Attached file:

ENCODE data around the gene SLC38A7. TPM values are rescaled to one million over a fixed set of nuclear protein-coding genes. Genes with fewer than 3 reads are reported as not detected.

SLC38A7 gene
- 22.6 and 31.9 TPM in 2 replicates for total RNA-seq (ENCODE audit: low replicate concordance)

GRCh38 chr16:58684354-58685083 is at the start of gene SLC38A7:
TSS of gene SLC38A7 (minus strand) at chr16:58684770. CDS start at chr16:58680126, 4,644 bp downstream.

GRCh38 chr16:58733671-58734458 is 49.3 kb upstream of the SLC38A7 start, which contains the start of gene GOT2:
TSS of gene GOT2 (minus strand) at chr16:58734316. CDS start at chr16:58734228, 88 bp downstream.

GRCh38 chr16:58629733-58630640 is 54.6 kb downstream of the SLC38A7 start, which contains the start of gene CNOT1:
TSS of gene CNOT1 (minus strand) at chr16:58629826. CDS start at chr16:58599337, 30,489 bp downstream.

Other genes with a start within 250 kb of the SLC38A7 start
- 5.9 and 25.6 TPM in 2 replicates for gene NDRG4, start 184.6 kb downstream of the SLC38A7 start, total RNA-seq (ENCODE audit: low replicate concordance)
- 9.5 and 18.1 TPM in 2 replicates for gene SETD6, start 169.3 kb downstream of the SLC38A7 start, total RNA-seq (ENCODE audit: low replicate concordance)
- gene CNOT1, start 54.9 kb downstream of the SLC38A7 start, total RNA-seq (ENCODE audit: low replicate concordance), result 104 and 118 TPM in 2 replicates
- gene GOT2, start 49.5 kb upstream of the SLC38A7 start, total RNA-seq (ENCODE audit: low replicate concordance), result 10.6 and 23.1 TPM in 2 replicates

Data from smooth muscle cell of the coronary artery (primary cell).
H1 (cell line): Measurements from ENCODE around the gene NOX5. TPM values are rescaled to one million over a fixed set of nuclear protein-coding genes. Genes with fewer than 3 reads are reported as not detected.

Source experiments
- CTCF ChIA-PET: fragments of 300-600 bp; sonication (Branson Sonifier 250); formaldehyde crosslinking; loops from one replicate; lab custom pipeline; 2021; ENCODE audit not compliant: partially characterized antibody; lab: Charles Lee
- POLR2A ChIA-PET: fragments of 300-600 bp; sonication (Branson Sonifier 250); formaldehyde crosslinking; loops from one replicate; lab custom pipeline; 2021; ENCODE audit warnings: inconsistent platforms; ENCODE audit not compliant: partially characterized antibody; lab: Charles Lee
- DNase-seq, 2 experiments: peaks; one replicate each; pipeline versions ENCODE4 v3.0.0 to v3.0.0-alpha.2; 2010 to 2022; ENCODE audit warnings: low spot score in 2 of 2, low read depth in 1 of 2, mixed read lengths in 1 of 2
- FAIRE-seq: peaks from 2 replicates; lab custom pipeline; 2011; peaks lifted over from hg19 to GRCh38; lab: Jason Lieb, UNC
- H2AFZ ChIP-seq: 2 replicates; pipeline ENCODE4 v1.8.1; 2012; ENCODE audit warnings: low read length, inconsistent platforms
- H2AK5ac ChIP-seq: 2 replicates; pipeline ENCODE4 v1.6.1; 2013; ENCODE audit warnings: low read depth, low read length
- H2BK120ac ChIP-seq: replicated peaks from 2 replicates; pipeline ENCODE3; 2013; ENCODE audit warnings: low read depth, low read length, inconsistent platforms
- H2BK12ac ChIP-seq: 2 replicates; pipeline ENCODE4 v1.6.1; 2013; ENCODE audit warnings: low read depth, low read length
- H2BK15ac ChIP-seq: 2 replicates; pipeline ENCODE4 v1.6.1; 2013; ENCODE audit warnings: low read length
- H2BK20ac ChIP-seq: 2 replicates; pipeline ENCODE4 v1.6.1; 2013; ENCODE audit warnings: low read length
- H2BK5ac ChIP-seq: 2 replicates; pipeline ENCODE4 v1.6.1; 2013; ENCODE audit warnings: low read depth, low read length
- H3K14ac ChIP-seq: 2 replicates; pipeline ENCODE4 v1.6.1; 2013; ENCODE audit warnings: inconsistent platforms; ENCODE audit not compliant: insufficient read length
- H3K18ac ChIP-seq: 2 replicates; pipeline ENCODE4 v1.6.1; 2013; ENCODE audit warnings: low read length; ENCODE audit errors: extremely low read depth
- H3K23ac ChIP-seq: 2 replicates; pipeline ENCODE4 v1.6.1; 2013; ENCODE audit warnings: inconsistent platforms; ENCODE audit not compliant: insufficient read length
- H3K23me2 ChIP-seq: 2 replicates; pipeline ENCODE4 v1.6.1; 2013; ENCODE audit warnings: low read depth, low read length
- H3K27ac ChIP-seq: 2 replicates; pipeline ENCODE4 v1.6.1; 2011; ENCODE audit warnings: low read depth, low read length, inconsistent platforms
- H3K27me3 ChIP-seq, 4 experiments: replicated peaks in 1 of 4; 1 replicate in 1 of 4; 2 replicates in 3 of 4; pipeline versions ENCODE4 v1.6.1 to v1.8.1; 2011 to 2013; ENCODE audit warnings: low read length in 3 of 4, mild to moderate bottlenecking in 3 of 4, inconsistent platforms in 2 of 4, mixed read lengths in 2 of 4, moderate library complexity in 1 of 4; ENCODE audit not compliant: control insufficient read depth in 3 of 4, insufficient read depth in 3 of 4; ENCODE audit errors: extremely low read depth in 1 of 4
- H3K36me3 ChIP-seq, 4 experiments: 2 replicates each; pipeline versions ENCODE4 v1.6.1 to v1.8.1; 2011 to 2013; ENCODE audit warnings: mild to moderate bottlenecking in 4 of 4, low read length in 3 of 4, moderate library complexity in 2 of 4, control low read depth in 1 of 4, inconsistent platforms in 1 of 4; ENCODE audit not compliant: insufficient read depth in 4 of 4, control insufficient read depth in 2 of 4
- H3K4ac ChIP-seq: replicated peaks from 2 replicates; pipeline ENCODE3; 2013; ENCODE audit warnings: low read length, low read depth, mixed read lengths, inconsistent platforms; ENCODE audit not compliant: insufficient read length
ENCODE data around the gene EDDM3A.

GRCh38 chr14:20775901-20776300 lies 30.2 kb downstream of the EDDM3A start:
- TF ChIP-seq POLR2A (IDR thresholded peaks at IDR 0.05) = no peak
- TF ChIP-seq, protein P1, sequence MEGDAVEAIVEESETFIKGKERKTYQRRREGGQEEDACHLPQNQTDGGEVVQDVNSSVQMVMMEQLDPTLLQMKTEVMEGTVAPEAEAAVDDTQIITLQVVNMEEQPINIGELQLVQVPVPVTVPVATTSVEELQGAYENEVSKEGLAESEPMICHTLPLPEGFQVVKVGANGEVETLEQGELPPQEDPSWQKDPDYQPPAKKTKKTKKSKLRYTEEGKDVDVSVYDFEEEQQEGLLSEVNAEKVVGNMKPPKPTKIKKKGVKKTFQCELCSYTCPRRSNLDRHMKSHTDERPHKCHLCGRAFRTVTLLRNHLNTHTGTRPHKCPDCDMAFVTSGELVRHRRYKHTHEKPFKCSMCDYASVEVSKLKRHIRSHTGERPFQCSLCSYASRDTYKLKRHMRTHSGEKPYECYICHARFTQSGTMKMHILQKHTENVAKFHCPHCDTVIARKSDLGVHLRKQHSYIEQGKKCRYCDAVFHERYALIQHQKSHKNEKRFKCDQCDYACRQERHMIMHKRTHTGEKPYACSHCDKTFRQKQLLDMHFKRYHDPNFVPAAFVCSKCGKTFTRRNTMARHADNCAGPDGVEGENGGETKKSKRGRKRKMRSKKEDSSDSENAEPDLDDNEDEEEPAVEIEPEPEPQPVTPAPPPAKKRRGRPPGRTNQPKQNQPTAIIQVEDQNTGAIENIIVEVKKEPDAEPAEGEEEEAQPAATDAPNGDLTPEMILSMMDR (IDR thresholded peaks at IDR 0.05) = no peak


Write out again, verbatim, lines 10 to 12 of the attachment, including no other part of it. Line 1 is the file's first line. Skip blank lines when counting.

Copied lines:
Other genes with a start within 250 kb of the SLC38A7 start
- 5.9 and 25.6 TPM in 2 replicates for gene NDRG4, start 184.6 kb downstream of the SLC38A7 start, total RNA-seq (ENCODE audit: low replicate concordance)
- 9.5 and 18.1 TPM in 2 replicates for gene SETD6, start 169.3 kb downstream of the SLC38A7 start, total RNA-seq (ENCODE audit: low replicate concordance)